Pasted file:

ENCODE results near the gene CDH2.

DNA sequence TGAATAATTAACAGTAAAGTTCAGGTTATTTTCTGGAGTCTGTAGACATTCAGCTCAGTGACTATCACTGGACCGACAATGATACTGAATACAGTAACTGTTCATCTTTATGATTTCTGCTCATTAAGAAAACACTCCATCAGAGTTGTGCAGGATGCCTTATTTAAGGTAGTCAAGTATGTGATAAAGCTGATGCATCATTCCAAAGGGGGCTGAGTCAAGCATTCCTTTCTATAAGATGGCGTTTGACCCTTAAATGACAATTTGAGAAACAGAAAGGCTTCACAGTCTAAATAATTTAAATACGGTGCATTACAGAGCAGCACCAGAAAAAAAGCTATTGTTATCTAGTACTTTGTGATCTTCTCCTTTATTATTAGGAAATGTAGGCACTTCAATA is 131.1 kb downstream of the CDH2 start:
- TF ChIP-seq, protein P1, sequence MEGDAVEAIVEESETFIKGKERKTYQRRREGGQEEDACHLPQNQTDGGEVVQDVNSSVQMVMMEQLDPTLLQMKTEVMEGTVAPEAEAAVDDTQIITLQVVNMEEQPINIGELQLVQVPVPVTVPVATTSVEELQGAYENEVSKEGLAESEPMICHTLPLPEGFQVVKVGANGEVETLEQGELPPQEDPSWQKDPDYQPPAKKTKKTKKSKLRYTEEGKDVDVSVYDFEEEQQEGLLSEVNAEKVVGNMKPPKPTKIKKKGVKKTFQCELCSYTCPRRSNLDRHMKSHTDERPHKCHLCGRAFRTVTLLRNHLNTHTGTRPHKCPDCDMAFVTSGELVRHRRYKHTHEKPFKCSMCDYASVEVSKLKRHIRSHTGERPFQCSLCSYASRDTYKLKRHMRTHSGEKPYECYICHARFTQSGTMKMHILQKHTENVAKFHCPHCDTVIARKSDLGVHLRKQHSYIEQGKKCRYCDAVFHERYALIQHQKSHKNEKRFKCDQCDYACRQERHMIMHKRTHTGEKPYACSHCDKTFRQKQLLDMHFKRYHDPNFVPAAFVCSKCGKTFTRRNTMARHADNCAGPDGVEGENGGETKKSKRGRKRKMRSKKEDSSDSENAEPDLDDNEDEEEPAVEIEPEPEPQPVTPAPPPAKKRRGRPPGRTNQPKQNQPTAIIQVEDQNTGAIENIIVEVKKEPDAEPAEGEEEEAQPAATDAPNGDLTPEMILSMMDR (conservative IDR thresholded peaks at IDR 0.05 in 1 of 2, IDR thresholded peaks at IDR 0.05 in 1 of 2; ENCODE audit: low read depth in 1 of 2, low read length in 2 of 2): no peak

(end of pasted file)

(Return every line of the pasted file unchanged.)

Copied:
ENCODE results near the gene CDH2.

DNA sequence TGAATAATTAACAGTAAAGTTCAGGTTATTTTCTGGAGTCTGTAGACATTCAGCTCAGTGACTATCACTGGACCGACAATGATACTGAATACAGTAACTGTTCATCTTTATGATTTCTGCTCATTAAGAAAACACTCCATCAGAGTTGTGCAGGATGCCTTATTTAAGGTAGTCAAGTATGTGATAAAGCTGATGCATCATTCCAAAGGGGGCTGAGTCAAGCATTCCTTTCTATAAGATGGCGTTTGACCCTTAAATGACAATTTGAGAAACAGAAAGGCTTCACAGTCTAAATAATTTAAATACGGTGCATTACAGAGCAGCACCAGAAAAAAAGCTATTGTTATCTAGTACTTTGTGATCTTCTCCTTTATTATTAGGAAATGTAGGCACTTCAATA is 131.1 kb downstream of the CDH2 start:
- TF ChIP-seq, protein P1, sequence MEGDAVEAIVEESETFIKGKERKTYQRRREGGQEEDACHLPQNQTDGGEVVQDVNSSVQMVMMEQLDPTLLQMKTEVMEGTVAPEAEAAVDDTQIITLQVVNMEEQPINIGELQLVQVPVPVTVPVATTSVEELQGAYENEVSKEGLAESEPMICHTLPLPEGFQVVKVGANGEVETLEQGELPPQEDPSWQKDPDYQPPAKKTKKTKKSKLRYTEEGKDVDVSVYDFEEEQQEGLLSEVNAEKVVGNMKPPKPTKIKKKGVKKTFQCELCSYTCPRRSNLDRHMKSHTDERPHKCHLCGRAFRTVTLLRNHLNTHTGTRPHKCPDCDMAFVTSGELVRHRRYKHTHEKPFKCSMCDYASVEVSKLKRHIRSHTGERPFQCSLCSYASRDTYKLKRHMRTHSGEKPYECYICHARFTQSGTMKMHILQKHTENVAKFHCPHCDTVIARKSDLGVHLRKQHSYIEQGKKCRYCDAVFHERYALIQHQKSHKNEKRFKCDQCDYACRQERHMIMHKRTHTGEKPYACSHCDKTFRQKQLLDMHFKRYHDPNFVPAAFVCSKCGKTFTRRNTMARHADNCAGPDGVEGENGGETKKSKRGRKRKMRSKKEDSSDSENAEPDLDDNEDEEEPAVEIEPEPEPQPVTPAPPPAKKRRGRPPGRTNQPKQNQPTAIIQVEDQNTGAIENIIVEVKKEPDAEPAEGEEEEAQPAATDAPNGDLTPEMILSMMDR (conservative IDR thresholded peaks at IDR 0.05 in 1 of 2, IDR thresholded peaks at IDR 0.05 in 1 of 2; ENCODE audit: low read depth in 1 of 2, low read length in 2 of 2): no peak